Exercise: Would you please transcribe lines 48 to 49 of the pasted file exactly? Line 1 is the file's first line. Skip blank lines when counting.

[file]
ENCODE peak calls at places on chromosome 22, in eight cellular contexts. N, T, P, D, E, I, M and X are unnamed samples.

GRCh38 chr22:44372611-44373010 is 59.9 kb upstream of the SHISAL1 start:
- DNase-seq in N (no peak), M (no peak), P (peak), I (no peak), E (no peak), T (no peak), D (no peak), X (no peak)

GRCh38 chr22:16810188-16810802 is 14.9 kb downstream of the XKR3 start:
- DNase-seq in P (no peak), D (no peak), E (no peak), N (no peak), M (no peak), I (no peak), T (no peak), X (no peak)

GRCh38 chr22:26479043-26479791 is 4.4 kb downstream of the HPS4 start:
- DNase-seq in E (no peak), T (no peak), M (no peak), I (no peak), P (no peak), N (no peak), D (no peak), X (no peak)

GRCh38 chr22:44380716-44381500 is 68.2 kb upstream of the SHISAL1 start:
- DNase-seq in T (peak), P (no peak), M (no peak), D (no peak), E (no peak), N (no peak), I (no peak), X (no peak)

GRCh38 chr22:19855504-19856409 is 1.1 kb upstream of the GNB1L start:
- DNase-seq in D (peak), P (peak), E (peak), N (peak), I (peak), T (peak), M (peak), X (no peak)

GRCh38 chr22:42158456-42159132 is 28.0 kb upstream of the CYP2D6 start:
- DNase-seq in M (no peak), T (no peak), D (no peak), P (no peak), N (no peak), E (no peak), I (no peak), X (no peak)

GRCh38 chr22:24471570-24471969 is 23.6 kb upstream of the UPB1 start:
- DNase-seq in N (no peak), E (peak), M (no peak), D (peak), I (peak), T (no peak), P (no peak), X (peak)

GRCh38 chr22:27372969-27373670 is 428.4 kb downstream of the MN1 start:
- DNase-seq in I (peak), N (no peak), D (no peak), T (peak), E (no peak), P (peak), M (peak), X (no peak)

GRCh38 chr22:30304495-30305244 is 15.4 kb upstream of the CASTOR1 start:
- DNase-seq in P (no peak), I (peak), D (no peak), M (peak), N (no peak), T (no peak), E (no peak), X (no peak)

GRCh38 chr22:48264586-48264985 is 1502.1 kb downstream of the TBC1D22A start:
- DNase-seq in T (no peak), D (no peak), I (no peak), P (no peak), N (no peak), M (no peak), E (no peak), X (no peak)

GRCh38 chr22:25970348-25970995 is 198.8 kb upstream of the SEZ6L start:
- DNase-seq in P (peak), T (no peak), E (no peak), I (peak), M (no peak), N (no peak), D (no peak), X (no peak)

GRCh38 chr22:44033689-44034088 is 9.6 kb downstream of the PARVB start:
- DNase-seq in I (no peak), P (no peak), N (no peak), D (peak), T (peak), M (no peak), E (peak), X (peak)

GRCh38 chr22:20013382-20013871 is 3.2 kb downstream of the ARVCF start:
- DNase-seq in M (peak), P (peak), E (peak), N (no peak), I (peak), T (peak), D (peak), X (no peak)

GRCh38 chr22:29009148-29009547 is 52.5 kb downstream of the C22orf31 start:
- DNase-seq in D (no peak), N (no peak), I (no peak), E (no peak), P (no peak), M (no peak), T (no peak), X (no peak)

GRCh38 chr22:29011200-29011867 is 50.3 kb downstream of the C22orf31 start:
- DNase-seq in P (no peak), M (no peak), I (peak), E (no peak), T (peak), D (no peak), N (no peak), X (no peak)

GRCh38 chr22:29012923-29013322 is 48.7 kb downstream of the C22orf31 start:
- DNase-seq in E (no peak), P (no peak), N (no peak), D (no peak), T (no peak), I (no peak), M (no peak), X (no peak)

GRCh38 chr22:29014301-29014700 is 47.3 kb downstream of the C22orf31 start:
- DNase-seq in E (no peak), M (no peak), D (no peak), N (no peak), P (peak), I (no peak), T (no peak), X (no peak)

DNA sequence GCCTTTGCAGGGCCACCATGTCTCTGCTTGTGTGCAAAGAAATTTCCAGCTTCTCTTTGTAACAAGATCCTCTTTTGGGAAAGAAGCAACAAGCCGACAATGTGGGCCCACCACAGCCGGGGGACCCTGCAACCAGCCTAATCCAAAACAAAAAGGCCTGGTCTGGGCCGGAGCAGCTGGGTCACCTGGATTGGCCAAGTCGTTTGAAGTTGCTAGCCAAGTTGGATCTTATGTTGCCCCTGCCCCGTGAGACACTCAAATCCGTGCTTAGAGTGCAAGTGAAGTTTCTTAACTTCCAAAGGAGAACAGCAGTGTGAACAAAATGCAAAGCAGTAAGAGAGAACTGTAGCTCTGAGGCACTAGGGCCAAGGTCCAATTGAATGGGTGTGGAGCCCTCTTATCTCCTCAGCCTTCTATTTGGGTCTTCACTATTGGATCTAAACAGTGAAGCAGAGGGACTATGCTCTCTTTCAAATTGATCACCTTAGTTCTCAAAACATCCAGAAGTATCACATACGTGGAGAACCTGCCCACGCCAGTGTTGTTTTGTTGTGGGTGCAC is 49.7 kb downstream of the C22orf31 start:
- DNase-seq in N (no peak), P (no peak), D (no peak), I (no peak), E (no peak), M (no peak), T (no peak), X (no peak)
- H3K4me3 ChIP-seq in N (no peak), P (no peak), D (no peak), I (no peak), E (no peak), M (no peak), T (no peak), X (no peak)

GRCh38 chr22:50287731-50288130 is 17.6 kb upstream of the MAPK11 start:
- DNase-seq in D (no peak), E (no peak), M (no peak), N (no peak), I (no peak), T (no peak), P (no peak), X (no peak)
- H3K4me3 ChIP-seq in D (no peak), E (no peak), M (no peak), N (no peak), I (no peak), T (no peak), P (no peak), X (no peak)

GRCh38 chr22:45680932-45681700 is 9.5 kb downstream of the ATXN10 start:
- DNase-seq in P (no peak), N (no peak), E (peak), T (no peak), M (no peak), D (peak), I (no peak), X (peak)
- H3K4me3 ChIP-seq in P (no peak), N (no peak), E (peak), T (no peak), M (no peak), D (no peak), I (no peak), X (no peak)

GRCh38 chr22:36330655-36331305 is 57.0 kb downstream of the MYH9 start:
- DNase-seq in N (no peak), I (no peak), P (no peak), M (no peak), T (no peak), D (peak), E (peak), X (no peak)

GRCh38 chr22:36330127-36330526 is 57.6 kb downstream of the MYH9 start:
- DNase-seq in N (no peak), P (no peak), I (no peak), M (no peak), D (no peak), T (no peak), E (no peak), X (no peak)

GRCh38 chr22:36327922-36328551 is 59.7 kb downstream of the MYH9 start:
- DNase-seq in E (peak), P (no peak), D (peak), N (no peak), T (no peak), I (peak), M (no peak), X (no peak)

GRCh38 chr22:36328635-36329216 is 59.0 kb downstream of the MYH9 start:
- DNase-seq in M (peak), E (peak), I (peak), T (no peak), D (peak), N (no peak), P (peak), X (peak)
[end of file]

- DNase-seq in N (no peak), P (no peak), I (no peak), M (no peak), D (no peak), T (no peak), E (no peak), X (no peak)

GRCh38 chr22:36327922-36328551 is 59.7 kb downstream of the MYH9 start: